If you haven’t, yet,
“Stop the rapers of nature!” Thercis /thǝr’sĭs/ the hostler cried, waving his sign, which read “Dragons are God’s Creations” on one side and “Let the Dragon Live” on the other, high in the air. “Murderer! God will punish you for the sin of destroying his creations!”
An armor clad woman wearing a sword and carrying a circular shield on her back passed between the guards keeping the demonstrators back and, sparing them a glance filled with disgust, gestured rudely before entering the building.
Thercis ran the livery stable in Vessam and, ever since he’d joined the NSDL and their fight against the DESU, he’d flatly refused to give even the most spavined pony to an adventurer that approached him. Thercis wasn’t a founding member, but he agreed thoroughly with the people who were founders that dragons, a creation of God, deserved to live just as much as people did. The noise by the DESU office building was deafening. One merchant, a fruit and vegetable vendor, had brought a several crates of decomposing produce and the League were enthusiastically throwing them at the building. Already, two windows had been broken by flying vegetables.
A shrill whistle brought them all up short. A contingent of the city guard, with their captain, a scarred, Ar’kimian mercenary veteran by the name of Ale’asi Morkell, at the front, stood in the street nearby, quietly watching the spectacle.
“Ladies and gentlemen,” Captain Morkell announced in carrying tones, “the king has asked me to deliver a message to you. He has asked me to say that he is aware of your concerns regarding the dragon and he wishes to give your ideas every chance of success. However, the dragon has, at this point, killed something in excess of a hundred people, burned three whole villages that we know of to the ground and driven hundreds more from their homes. More refugees arrive every day.
“This, therefore, is the king’s proposal. Choose your most convincing people and form a deputation to speak to the dragon, offer it anything you choose within reason if it will leave the people and their homes and villages in peace. If you succeed, the king has agreed to ask the DESU to leave the country. If, however, you are unable to reason with the dragon, the king will have no choice but to send the DESU’s finest warriors to exterminate the dragon, preventing it from doing any further damage. Am I understood, ladies and gentlemen?”
There was a lot of muttering. “It’s a trick!” someone yelled. “The DESU will kill us and blame the dragon.”
“I will send a dozen of my best men with your deputation,” Captain Morkell interjected, gesturing to the men behind him. “None of them are killers unless they’re given no other choice.”
“He speaks the truth,” Thercis cried, stepping from the crowd, his sign lowered. “Captain Morkell has been in charge of the Vessam city guard for eight years now and he’s never been bloodthirsty.”
More muttering chased through the crowd.
“Assuming you accept his majesty’s proposal, you’ll want to discuss which of your number will go to reason with the dragon. So, I and my men will escort you to a safer location.” With that, he turned to the group of guardsmen behind him. “Form up!” he bellowed. Instantly, the guards swung into action, surrounding the protesters with an ease that surprised Thercis. “Do you have a group headquarters?” Morkell asked.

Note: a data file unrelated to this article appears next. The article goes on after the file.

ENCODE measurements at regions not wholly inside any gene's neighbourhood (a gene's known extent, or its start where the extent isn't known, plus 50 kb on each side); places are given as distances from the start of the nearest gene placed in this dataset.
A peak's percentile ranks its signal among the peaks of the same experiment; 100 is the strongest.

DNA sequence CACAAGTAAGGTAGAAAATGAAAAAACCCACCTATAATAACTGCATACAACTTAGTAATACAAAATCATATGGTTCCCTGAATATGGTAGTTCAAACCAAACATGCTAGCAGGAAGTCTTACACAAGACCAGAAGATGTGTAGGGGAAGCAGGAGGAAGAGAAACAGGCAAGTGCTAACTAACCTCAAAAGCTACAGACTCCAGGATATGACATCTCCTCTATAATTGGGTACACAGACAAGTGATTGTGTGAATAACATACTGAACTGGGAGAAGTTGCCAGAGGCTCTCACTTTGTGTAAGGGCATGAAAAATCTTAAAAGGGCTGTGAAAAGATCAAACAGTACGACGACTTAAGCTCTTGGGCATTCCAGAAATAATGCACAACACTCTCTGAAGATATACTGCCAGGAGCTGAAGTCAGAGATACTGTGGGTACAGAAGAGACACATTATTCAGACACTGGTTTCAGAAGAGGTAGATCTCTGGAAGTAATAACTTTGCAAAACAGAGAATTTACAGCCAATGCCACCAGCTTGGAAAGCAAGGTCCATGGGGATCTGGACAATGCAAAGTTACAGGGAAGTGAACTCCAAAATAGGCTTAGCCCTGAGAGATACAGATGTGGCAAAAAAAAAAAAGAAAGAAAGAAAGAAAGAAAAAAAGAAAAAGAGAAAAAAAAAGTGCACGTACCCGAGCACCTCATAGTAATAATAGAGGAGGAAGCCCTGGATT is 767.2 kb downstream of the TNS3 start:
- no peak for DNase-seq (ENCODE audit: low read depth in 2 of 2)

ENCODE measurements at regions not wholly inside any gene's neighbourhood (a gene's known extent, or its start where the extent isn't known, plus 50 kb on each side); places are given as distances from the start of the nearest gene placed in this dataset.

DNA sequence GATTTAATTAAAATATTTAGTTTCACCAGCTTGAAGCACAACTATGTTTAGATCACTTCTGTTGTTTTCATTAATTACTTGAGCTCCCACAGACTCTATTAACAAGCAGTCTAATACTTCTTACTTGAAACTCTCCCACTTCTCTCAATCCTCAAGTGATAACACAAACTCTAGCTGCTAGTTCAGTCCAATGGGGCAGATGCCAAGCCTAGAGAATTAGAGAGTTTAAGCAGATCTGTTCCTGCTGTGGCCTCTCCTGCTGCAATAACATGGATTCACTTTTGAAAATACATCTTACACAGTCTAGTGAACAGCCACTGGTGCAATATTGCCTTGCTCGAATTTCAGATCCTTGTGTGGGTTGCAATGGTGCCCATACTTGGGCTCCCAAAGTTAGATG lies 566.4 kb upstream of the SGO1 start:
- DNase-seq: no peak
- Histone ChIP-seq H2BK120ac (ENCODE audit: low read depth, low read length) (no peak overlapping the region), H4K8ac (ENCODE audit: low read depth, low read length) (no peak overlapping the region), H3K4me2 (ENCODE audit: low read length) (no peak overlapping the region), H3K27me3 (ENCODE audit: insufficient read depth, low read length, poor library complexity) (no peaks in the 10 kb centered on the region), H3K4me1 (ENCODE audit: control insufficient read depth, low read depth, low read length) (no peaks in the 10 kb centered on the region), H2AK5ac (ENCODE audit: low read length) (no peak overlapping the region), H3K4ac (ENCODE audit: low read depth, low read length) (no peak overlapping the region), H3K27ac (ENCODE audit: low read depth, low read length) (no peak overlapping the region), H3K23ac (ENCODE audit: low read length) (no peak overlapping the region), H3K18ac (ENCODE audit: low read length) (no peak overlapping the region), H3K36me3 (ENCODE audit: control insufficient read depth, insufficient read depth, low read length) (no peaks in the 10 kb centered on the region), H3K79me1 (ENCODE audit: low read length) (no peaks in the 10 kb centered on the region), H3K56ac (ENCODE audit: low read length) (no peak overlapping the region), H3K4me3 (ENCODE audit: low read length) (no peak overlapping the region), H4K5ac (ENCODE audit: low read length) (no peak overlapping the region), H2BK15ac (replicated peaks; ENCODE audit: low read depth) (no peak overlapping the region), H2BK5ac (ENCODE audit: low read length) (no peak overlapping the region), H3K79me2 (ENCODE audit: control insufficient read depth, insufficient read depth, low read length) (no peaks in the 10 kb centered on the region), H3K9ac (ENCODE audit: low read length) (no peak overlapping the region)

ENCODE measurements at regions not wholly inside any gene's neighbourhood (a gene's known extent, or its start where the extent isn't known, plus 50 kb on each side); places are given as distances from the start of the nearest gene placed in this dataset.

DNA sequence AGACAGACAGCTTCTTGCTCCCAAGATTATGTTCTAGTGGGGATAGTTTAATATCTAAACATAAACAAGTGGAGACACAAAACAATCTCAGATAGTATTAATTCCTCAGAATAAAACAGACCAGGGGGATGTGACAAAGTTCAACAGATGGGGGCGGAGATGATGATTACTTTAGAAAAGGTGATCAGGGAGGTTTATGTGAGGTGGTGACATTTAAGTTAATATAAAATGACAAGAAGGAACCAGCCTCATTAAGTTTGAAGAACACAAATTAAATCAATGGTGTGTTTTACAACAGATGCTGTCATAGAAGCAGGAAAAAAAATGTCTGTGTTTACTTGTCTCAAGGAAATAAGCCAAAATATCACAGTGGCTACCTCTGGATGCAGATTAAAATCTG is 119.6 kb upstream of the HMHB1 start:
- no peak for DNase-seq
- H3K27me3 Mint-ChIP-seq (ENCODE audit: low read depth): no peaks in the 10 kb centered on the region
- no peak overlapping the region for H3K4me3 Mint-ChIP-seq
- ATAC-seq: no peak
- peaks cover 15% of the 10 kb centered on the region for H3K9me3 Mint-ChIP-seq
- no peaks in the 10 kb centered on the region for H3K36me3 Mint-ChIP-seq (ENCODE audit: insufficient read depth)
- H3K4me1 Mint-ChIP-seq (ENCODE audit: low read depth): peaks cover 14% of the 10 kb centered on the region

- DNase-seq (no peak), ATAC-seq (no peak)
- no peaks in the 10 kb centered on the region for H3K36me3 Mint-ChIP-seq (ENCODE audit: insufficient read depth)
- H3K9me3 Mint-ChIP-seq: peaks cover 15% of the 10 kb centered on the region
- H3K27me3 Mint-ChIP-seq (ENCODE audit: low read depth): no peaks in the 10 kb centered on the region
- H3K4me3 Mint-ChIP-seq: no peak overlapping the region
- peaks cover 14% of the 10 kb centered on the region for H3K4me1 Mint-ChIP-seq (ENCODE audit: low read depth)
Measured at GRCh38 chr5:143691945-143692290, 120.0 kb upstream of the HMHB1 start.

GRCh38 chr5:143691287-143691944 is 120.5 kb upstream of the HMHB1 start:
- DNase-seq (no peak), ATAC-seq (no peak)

“No, sir,” Ardyn the smith replied, stepping up next to Thercis. “Until now, we’ve only been gathering at each other’s homes and businesses.”
“Then may I suggest a location?” Morkell added, gesturing to his men. Within a few minutes, the entire group were standing outside one of the city’s warehouses. “This should do for the time being,” Morkell said, unlocking it. Inside, the building was dark and crates lined the walls here and there, but not so many that it wouldn’t comfortably fit them all. On a shelf to the left of the door were a selection of lanterns, some with candles and some with oil, all quite old, but still usable. Several members chose lanterns and lit them, placing them on various boxes near the doorway.
“This will do,” Ardyn said evenly, “I’d like to ask you and your men to wait outside.”
“Of course,” Captain Morkell replied with a slight bow of the head. Turning, he barked a number of orders to the men surrounding the protesters and they all lined up against the outside wall of the warehouse, two of them on either side of the door. “Your decision is eagerly awaited. Now, you must excuse me. I have other things I must attend to. Speak to Lt. Kanun when you’re ready to leave.” Captain Morkell gestured to a tall, burly man with red hair and gleaming green eyes, who stepped forward and, smilingly, bowed. “Lt. Kanun,” Morkell added, “you’re in charge. See to it that these people reach the dragon and return safely.”
“Yes, sir!” Kanun replied, saluting. Morkell saluted back and strode away, his back straight as a poker. If he’d been a horse, he’d have been one of the finest in the king’s stables, fit mostly for hunting and dressage. Thercis had a few horses like that which were mostly used for drawing carriages for the wealthy or noble. The big hostler wrested his mind away from such thoughts. More important things must be considered, now.
“The first thing we need to decide,” said Dag, one of the city’s six barkeeps, “is who’s going to lead this expedition. Which of us is the best salesman?”
“My money’s on Ardyn the smith,” someone else said. “He can get you to re-shoe your horses when you only came in to have your wagon-tongue fixed.”
“I’ll agree to that,” said Thercis, grinning to himself. “Why, I went to see him the other day to have my Arody shod and by the time the job was done, Ardyn had me convinced that about half the rest of my stables needed new shoes as well.” The group laughed, but several others called their agreements. So, Ardyn the smith climbed onto a stack of crates, faced the crowd and gestured for silence. It took a while but, eventually, the warehouse was quiet.
“All right,” said Ardyn, smiling, “but if I lead, I’ll be wanting Thercis the hostler to join the team as well.” Again there was laughter and loud agreement. Thercis stepped forward to join Ardyn.
Soon, two more good men had either stepped forward or been volunteered: Rhol the tailor and Yburo the silversmith. Then Aomi /ă·ō‘mĭ/, the baker’s wife stepped forward.
“I’ll go,” she declared, her chin thrust out defiantly.